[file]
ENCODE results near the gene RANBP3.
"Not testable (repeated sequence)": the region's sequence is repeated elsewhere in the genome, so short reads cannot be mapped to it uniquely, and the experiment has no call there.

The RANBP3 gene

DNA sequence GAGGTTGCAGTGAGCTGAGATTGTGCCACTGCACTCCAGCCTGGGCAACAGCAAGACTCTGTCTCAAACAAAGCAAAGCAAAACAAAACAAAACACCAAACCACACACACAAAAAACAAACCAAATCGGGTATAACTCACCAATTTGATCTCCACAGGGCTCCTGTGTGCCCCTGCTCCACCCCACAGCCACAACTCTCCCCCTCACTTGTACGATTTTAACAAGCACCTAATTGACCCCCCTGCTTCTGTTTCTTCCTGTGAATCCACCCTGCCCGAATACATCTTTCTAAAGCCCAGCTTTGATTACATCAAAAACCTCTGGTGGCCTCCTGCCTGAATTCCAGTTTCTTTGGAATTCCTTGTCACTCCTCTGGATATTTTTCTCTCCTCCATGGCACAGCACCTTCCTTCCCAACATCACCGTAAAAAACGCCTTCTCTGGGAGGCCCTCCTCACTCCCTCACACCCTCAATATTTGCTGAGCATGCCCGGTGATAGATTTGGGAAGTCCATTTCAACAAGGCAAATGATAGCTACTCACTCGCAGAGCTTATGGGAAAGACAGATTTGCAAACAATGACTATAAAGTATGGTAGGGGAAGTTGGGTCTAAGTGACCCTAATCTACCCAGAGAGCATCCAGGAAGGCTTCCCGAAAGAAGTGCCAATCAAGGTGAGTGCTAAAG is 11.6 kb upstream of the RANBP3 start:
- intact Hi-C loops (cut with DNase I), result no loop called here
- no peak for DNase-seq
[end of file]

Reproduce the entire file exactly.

ENCODE results near the gene RANBP3.
"Not testable (repeated sequence)": the region's sequence is repeated elsewhere in the genome, so short reads cannot be mapped to it uniquely, and the experiment has no call there.

The RANBP3 gene

DNA sequence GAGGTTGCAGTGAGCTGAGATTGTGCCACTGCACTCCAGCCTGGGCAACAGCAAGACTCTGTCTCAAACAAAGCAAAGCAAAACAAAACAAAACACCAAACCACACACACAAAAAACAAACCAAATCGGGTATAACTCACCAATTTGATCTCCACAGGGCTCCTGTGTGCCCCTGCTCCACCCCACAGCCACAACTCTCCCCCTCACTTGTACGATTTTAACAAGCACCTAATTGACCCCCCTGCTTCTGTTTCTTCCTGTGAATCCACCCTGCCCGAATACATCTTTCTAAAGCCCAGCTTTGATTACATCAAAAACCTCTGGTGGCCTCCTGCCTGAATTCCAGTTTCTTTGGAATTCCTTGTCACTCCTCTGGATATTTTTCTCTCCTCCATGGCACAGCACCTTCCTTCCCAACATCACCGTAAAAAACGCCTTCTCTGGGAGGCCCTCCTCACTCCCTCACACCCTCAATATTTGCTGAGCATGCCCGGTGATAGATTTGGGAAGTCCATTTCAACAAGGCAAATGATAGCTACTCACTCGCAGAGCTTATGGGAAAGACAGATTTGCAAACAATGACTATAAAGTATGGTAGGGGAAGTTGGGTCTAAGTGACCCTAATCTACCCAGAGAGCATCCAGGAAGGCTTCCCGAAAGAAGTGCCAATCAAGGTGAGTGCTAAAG is 11.6 kb upstream of the RANBP3 start:
- intact Hi-C loops (cut with DNase I), result no loop called here
- no peak for DNase-seq